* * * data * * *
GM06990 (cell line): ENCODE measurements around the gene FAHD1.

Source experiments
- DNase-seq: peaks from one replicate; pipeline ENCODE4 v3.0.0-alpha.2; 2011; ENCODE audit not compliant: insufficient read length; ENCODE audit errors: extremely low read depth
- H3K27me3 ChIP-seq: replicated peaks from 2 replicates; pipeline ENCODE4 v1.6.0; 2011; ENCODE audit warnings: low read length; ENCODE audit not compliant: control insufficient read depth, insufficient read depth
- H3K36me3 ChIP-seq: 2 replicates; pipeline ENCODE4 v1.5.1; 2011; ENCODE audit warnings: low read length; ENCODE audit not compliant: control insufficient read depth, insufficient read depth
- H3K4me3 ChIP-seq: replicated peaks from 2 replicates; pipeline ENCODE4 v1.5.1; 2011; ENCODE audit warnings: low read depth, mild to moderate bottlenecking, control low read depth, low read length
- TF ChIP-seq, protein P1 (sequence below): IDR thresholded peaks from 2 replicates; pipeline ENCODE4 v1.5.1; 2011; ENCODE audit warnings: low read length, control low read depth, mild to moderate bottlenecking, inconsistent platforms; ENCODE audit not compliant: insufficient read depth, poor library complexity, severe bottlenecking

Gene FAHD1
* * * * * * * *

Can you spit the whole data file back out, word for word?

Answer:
GM06990 (cell line): ENCODE measurements around the gene FAHD1.

Source experiments
- DNase-seq: peaks from one replicate; pipeline ENCODE4 v3.0.0-alpha.2; 2011; ENCODE audit not compliant: insufficient read length; ENCODE audit errors: extremely low read depth
- H3K27me3 ChIP-seq: replicated peaks from 2 replicates; pipeline ENCODE4 v1.6.0; 2011; ENCODE audit warnings: low read length; ENCODE audit not compliant: control insufficient read depth, insufficient read depth
- H3K36me3 ChIP-seq: 2 replicates; pipeline ENCODE4 v1.5.1; 2011; ENCODE audit warnings: low read length; ENCODE audit not compliant: control insufficient read depth, insufficient read depth
- H3K4me3 ChIP-seq: replicated peaks from 2 replicates; pipeline ENCODE4 v1.5.1; 2011; ENCODE audit warnings: low read depth, mild to moderate bottlenecking, control low read depth, low read length
- TF ChIP-seq, protein P1 (sequence below): IDR thresholded peaks from 2 replicates; pipeline ENCODE4 v1.5.1; 2011; ENCODE audit warnings: low read length, control low read depth, mild to moderate bottlenecking, inconsistent platforms; ENCODE audit not compliant: insufficient read depth, poor library complexity, severe bottlenecking

Gene FAHD1